Earlier in the year, when high growth/ high valuation stocks in sectors like biotech, 3D printing, solar, social media and cloud storage/ internet security declined 20 to 50% from their highs in a matter of months, I was fairly certain some would never make new highs EVER again. I was wrong to think that some of the higher quality sectors like biotech and large cap social media would take years to make new highs (see CELG, GILD & FB), but there are many others that not only didn’t make new highs with the broad market but are now making new lows.
There is no doubt that 3D printing stocks were a mania for much of 2013, but a string of earnings disappointments, accompanied by decelerating sales growth and ludicrous valuations could be ignored no longer in 2014.
3D Systems (DDD) is making new 52 week lows today, and despite the stock’s 58% decline from the January highs it still trades at 53x 2014 expected earnings (this number could still go lower), and 6.4x expected sales. With a $4.5 billion market cap, DDD could easily be an acquisition target for a large tech or industrial company, but at a time where tech companies are more likely to split up than bulk up, I suspect a takeout price would have to be somewhere near multiples that would make any such deal massively dilutive for the acquirer.
From a technical standpoint, the formation following the late 2013 move to the early March 2014 breakdown resembles a textbook head and shoulders top formation with the neckline at $60 (red):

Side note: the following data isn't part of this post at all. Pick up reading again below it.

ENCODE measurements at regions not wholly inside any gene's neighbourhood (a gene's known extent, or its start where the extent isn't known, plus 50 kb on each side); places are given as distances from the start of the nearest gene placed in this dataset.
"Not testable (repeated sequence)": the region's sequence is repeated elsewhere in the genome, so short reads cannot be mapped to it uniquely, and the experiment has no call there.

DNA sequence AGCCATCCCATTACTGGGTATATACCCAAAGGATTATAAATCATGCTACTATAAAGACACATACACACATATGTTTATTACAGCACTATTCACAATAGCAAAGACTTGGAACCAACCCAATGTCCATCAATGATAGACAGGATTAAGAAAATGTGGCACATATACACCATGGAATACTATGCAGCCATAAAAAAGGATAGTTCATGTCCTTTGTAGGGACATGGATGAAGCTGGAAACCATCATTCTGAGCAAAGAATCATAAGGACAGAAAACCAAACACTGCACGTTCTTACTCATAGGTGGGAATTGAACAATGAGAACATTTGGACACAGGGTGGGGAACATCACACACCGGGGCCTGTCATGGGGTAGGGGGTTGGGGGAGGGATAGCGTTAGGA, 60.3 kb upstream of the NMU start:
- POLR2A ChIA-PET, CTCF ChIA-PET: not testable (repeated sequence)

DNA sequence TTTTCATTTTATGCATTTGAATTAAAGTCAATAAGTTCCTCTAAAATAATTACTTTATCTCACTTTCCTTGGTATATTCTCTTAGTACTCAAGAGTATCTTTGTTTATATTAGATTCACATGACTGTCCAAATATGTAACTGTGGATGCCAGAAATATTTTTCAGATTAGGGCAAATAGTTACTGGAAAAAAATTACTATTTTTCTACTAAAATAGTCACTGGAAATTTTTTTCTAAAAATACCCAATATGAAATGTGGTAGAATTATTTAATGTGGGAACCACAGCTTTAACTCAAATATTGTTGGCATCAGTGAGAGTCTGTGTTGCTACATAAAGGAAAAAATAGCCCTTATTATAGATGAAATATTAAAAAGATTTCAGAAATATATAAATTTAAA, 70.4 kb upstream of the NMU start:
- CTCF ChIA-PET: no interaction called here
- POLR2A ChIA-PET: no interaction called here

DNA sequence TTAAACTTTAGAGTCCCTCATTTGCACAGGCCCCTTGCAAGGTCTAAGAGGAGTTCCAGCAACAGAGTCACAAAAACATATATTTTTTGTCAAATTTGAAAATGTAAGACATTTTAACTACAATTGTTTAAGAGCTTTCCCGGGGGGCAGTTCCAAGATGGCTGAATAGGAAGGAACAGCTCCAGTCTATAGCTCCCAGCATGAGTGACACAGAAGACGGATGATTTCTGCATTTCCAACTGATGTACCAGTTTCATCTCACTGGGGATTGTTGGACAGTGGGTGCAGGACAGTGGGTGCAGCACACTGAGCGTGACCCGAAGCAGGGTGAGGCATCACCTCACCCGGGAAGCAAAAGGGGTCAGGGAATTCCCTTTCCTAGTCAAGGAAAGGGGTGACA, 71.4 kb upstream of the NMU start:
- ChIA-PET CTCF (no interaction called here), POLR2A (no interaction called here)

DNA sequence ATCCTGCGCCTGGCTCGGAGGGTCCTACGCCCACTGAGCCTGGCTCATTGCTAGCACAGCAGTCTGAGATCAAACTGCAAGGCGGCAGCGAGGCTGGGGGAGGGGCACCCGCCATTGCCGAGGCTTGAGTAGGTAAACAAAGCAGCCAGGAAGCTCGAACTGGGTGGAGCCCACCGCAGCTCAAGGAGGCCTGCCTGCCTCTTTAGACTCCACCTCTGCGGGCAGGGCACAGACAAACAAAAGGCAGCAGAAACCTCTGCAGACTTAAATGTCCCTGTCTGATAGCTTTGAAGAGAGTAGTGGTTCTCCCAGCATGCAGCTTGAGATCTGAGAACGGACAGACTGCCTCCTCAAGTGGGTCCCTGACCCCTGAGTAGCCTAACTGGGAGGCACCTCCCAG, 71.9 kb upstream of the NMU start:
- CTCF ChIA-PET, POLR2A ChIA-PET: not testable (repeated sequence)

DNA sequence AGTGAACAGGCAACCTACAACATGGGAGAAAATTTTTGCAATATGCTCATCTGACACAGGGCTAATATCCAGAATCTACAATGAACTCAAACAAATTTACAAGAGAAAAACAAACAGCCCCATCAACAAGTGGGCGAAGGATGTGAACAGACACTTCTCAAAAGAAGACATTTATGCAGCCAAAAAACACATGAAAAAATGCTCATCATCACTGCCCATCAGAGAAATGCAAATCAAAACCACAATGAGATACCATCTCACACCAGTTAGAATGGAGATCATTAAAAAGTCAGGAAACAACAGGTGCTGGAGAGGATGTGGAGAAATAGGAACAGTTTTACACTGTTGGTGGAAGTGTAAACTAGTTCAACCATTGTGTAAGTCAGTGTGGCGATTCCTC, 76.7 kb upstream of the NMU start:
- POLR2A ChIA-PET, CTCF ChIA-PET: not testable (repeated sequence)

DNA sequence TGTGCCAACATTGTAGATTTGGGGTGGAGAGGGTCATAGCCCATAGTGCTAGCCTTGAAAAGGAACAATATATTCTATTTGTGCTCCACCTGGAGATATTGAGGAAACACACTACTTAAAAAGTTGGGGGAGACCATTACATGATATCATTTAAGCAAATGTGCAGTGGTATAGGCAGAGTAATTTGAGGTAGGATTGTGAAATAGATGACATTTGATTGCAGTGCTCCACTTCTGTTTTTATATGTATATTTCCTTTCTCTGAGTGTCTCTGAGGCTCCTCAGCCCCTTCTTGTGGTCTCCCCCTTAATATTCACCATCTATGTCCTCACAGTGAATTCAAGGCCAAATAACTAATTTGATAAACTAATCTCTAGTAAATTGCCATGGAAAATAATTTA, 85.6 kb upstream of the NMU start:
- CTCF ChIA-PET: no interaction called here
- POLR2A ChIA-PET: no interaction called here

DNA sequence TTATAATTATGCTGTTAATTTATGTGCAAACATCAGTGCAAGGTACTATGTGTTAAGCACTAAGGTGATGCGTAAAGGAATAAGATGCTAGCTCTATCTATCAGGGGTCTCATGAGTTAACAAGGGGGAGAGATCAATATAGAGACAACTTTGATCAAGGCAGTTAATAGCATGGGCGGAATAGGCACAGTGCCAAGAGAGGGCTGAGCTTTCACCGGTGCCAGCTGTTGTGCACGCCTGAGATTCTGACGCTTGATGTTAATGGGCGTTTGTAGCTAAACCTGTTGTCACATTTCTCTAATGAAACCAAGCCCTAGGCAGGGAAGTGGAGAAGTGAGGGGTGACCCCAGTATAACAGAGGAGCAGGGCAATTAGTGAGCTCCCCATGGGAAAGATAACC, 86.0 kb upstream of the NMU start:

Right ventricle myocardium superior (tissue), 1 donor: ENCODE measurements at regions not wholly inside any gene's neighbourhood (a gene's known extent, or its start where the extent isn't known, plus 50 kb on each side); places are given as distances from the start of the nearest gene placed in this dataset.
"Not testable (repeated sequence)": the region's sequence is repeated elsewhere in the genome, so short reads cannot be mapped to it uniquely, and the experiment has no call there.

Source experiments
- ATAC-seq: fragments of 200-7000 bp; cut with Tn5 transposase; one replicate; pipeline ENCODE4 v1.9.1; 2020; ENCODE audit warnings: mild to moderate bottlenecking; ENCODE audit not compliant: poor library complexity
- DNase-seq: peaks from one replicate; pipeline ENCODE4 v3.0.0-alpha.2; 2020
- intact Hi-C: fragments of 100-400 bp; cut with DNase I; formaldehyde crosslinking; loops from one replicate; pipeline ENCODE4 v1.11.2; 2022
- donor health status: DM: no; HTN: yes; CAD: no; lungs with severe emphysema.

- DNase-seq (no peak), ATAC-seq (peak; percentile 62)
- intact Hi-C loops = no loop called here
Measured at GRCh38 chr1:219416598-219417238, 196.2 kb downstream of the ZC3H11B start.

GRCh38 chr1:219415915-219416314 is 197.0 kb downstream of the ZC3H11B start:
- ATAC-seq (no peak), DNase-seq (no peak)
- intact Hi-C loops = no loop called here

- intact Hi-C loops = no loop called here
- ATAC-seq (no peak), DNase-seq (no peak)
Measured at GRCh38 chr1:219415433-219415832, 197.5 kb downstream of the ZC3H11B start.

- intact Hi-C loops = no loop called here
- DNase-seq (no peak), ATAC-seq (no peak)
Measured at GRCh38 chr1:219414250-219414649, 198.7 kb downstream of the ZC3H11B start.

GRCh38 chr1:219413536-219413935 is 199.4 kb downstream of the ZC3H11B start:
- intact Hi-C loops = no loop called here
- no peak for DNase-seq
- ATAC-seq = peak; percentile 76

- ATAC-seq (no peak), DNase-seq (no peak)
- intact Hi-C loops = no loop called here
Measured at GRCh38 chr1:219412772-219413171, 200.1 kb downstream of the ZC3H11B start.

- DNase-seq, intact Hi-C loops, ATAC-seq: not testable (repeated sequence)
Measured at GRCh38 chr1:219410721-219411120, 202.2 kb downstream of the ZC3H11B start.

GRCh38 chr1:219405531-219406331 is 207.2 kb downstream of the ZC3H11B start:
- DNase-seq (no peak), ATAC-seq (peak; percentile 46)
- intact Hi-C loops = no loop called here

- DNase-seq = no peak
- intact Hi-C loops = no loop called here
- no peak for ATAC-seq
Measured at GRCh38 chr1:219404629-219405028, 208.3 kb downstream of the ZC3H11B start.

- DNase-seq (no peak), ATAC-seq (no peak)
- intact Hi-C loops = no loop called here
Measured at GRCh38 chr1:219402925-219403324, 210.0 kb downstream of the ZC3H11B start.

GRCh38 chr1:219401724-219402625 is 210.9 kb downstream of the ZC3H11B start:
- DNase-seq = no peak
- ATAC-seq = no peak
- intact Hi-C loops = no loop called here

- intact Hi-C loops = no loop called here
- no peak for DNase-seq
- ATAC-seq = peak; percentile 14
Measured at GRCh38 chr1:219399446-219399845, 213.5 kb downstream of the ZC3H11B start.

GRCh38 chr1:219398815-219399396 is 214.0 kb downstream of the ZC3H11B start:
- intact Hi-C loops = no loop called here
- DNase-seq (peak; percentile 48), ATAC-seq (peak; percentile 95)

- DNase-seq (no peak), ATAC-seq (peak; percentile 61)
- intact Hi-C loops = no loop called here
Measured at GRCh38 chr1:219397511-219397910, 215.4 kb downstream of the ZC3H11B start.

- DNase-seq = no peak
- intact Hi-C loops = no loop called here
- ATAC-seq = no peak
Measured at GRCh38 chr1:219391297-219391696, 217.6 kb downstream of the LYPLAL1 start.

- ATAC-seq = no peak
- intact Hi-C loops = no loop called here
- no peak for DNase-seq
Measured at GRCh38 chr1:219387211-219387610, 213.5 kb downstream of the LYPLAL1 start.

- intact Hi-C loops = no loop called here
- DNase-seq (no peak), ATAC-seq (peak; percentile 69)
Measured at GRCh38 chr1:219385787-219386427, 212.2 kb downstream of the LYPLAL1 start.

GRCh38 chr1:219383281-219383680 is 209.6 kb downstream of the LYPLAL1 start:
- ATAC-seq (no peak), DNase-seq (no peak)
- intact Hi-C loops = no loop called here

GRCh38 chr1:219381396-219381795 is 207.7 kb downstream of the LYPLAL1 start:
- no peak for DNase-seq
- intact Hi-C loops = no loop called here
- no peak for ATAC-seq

Obviously, the break of $60 and then $50 (a level that the stock had consolidated around for long periods this year and last) yielded far lower prices, but was the Head and Shoulders formation identified above, just a formation inside a much larger similar formation (above in green)?
It is certainly hard to press a stock down almost 60% from the all time highs in less than a year, especially with short interest as high as it is in DDD (about 35%) and with the potential for M&A, so we won’t be doing that. I am highlighting DDD today because from a sentiment standpoint, it is important to identify the price action of former bull market darlings. And very clearly, the price action in this stock, and for the most part in the entire space (except for Stratysys [SSYS]) is downright horrible.
In the chart above, I think it is important to note that the stock is very oversold, but nearing key technical support at $40 with no real support until the low $30s. This would not be a high probability trade to play for a break of this level, and with implied volatility steadily rising into the company’s (yet to be confirmed) late October Q3 earnings, using options to express a directional view may only offer a slightly better risk reward than long or short stock.
For instance, with the stock around $41.80., the November 42 straddle (long the put and the call) is offered at about $6, implying that the stock would need to be above $48, or below $36 to break-even if you bought that, or about 15%. Given the stock’s dramatic declines from the highs, the short interest and the fact it is approaching key support in front of a potentially volatile event, the implied move of about 15% between now and Nov expiration may actually look pretty fair.